Orangs and elephants!
Kinabatangan Travel Blog› entry 28 of 44 › view all entries
I don't know how else to describe the Kinabatangan river other than it’s a bit like a badly shaved Brazilian. Thin patches of wispy forest line the banks of this sluggish brown river (the longest river in Sabah) and these forest patches are broken up by oil palm and banana plantations. Never the less these patches of forest offer some of the best wildlife watching in this part of Asia - probably because the animals are trapped on the river bank.
We took a speed boat up the river with several other tourists and the wildlife spotting began, elegant egrets lined the river darting beaks picking up tiny fish, hornbills flew over, their wings making an audible swishing sound as they flapped. Suzan spotted an orange fuzz in the canopy of a tree, our first Bornean Orang, we couldn’t really make out much as it was so high up but it was amazing to see after only half an hour of looking, pretty impressive and to top it all off a stork billed kingfisher sat photogenic ally on a branch overhanging the river and cackled at us!
We reached our destination "uncle tans jungle camp' and our room was an open sided shack with a really comfortable mattress on the floor and mosquito net, this we shared with two other couples, luckily we got on pretty well and no one snore tooooo loudly.
We got ready for bed and I had a poke around the huts to see what else I could see, I came face to face with a common palm civet, turned around and nearly stumbled over a mouse deer and glanced up and saw a tree frog, not bad for our first day!
Up early and a bit of a disgusting shower in water that resembled a bad bowel movement and we made our way up the river for a morning cruise, it was so cool, more orang sightings, again high up in the tree and a pretty good view of a Borneo gibbon with a shocking white monobrow (poor git).
After breakfast we had a jungle trek which was more like a stroll in the park with killer mosquitoes taking advantage of the painfully slow pace. We learnt about some plants and how they are used and to be honest were quite board when a crashing sound alerted us to the presence of elephants! we followed the sound and came up on a ridge to see the arse end of five elephants as they crashed into the forest, our guides were really excited as this is the first time they had sighted elephants in the vicinity of the camp.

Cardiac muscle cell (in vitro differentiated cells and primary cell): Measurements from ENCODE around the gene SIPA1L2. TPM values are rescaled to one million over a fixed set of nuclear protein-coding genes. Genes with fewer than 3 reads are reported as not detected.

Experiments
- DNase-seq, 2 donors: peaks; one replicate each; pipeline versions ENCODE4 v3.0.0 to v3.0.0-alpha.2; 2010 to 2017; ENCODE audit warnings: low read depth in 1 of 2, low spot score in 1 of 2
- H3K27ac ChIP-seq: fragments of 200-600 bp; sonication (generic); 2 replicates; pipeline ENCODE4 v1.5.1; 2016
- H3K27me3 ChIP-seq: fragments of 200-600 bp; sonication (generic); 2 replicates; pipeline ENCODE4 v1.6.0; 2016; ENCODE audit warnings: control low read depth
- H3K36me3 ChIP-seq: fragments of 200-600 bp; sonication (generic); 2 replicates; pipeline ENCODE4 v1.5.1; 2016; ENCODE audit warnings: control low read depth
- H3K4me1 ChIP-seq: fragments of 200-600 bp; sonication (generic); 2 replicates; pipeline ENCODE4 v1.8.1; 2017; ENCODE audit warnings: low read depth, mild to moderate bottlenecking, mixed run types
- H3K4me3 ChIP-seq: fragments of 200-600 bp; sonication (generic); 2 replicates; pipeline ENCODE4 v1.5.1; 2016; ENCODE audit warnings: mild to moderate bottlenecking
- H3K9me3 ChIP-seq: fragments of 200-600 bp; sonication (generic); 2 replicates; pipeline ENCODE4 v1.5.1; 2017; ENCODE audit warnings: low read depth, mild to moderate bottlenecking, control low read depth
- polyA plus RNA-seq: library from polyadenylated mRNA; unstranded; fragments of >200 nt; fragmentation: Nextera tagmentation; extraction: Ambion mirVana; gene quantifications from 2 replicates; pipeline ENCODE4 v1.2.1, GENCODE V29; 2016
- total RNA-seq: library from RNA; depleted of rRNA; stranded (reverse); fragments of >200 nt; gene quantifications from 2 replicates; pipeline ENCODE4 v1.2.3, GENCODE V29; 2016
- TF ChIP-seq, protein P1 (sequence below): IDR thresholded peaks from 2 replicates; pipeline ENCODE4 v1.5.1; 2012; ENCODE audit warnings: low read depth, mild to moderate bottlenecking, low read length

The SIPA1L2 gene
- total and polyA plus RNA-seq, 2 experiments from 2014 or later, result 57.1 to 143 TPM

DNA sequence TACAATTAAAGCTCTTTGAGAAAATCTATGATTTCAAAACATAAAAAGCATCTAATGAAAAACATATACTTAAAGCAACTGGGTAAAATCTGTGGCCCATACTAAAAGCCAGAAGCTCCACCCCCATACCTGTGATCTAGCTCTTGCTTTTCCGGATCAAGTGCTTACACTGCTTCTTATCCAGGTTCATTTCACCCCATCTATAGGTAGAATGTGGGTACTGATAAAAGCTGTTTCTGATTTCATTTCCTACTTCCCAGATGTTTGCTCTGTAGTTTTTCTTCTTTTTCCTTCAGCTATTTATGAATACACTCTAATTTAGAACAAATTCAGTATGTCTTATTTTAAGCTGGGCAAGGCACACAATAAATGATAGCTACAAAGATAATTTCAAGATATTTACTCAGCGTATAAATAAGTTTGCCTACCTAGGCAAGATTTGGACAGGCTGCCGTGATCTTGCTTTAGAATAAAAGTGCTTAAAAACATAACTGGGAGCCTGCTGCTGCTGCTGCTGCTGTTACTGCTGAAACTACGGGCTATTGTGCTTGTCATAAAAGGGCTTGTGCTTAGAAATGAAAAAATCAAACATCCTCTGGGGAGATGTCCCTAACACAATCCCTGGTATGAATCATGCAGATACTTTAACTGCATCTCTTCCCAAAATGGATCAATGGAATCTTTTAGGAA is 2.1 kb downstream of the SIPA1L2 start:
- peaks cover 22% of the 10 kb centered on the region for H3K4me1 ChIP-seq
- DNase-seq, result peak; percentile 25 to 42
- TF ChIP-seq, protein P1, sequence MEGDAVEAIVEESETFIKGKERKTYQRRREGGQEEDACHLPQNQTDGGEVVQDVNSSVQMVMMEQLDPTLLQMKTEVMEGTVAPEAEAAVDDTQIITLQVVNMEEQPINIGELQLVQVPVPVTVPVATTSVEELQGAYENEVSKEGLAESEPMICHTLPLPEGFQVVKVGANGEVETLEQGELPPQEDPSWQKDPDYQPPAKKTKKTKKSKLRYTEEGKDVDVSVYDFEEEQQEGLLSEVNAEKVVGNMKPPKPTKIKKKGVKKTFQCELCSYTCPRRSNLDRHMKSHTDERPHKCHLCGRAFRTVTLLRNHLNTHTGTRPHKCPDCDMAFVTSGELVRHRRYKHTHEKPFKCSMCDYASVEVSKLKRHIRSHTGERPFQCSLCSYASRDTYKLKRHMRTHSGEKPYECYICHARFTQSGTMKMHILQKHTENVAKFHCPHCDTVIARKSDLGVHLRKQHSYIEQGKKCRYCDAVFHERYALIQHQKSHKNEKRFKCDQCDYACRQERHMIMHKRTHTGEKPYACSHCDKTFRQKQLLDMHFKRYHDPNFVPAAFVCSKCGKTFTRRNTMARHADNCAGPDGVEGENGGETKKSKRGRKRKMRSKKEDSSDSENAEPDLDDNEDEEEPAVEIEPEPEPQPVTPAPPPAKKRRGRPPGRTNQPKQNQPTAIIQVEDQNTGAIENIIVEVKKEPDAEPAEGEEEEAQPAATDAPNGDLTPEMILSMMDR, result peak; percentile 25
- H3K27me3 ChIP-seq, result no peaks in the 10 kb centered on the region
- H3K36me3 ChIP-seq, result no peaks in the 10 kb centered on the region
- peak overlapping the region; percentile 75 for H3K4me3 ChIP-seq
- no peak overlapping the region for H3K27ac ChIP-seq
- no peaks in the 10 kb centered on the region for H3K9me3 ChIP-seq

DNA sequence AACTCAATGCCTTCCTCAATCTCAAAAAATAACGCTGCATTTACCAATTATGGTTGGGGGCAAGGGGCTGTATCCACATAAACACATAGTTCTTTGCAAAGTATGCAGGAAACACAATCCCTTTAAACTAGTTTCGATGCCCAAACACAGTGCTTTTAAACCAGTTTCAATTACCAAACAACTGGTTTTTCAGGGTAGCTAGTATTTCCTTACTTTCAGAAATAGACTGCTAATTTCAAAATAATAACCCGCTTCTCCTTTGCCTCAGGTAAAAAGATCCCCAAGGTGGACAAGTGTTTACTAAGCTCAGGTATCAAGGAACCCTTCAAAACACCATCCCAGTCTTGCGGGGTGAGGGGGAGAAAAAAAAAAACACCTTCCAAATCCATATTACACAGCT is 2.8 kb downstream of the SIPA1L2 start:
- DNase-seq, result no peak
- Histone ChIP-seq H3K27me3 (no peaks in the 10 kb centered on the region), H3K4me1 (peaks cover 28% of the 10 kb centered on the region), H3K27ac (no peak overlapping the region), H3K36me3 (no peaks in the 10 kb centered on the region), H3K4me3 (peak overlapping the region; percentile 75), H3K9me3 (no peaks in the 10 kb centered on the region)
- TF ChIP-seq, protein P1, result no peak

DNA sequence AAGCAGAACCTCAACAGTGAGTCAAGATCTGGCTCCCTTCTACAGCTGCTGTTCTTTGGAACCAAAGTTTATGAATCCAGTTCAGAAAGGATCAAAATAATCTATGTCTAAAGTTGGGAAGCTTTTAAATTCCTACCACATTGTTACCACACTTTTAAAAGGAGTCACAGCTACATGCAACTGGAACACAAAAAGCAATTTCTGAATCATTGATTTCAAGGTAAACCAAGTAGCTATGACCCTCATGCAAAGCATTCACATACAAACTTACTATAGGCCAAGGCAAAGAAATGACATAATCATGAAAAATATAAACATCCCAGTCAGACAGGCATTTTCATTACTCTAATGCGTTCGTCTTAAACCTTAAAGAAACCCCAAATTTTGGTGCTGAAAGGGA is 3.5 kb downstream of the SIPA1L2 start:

After lunch I decided to explore the forest some more and quite by chance came across the huge piles of elephant crap and there dinner plate sized footprints, in a moment of stupidity I decided to follow the trail and when I heard the crashing and the grinding of molars on thick rainforest vegetation I nearly turned and fled, my stupidity at approaching the elephants was rewarded by great views of them emerging into a forest clearing and feeding peacefully. One animal raised its trunk as it had caught my scent, I think the toilet water shower and the fact I was plastered in sweat it probably mistook me for a bush pig and it lowered its trunk, my heart stopped hammering and it resumed feeding, awesome.
We had another evening outing in the boat and saw silver leaf monkeys fleeing into the trees; pig tail macaques shaking branches at each other trying to out do each other in their display.
After dinner we had a night time jungle walk and were bitten by fire ants, we must have looked ridiculous doing jigs through the forest to rid ourselves of the ants. The pain was worth it as we got good views of mouse deer and sleeping birds. Some of these birds had ridiculous names like blue eared king fisher, lesser spider hunter and blue winged pitta.
Another day another safari and this morning was a great one, we saw a troop of macaques taunting a ball which turned out to be a coiled up baby reticulated python.
The days rolled into one and we were soon filthy, tired but happy and on our last day had the best view of a female orang who came down to feed on figs 3 meters above our boat, she didn’t seem phased by us at all and was surrounded by a thick fog of tiny fly’s from the fruit she was feeding on. A storm stork flew over the river a bird endemic to Borneo and gets the binoculars of avid twitchers fogged up, it was pretty cool.
Our time was over on the Kinabatangan, the wildlife watching was great but it was sad to see that these animals were marooned in their tiny strip of land. Attempts are being made to reforest areas so as to connect the patches of forest so we hope the future will be brighter for this wonderful corner of Borneo.